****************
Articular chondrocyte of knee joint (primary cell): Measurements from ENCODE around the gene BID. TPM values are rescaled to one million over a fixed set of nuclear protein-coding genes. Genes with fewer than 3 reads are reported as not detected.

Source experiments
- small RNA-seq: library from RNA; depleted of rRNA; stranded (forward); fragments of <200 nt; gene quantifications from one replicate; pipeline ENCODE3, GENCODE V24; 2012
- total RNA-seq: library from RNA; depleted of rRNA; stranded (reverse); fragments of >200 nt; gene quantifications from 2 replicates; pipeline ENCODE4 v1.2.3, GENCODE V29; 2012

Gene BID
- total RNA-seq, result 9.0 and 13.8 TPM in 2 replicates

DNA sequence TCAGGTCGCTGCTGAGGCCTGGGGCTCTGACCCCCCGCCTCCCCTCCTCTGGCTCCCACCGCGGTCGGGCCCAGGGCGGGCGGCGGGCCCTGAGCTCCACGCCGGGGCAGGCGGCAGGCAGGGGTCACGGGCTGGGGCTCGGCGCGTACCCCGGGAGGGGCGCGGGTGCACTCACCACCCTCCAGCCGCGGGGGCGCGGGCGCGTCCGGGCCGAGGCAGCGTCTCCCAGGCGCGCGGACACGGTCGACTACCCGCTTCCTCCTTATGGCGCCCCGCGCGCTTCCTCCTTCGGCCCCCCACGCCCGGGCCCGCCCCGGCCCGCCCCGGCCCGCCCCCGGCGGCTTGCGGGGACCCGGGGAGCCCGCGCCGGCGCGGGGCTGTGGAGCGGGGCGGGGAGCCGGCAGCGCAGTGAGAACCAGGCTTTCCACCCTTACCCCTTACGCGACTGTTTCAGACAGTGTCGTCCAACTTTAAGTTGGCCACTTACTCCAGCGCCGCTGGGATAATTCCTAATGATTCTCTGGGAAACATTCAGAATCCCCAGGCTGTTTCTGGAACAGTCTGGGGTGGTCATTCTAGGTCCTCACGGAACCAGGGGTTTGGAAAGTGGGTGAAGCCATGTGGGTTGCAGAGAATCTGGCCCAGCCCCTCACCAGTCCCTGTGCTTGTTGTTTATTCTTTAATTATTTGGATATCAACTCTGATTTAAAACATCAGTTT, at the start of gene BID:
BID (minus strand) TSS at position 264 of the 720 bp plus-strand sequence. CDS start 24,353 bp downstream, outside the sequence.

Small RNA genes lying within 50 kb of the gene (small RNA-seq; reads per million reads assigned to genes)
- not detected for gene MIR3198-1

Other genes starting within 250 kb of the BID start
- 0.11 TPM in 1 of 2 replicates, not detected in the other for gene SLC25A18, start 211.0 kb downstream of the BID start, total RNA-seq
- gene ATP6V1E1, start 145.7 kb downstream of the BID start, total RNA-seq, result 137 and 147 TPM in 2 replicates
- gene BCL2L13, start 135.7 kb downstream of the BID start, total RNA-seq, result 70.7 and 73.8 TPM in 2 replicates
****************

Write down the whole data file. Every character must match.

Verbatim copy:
Articular chondrocyte of knee joint (primary cell): Measurements from ENCODE around the gene BID. TPM values are rescaled to one million over a fixed set of nuclear protein-coding genes. Genes with fewer than 3 reads are reported as not detected.

Source experiments
- small RNA-seq: library from RNA; depleted of rRNA; stranded (forward); fragments of <200 nt; gene quantifications from one replicate; pipeline ENCODE3, GENCODE V24; 2012
- total RNA-seq: library from RNA; depleted of rRNA; stranded (reverse); fragments of >200 nt; gene quantifications from 2 replicates; pipeline ENCODE4 v1.2.3, GENCODE V29; 2012

Gene BID
- total RNA-seq, result 9.0 and 13.8 TPM in 2 replicates

DNA sequence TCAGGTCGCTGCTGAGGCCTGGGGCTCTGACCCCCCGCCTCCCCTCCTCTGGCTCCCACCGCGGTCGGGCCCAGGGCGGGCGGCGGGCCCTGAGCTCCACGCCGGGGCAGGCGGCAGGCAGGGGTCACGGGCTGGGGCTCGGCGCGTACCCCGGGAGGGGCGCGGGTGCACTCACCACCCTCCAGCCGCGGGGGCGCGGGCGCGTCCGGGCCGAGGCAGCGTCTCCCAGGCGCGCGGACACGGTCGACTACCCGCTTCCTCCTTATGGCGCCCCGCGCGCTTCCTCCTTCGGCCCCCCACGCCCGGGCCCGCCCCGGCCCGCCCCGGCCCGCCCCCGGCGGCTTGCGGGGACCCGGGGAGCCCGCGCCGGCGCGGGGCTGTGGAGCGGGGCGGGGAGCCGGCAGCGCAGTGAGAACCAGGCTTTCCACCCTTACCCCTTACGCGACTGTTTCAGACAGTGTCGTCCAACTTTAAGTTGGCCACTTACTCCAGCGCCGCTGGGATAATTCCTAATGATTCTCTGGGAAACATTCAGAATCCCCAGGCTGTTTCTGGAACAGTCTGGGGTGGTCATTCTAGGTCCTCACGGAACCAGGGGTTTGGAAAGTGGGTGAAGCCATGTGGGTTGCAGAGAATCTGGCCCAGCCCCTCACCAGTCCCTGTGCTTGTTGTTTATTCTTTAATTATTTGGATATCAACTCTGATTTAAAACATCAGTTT, at the start of gene BID:
BID (minus strand) TSS at position 264 of the 720 bp plus-strand sequence. CDS start 24,353 bp downstream, outside the sequence.

Small RNA genes lying within 50 kb of the gene (small RNA-seq; reads per million reads assigned to genes)
- not detected for gene MIR3198-1

Other genes starting within 250 kb of the BID start
- 0.11 TPM in 1 of 2 replicates, not detected in the other for gene SLC25A18, start 211.0 kb downstream of the BID start, total RNA-seq
- gene ATP6V1E1, start 145.7 kb downstream of the BID start, total RNA-seq, result 137 and 147 TPM in 2 replicates
- gene BCL2L13, start 135.7 kb downstream of the BID start, total RNA-seq, result 70.7 and 73.8 TPM in 2 replicates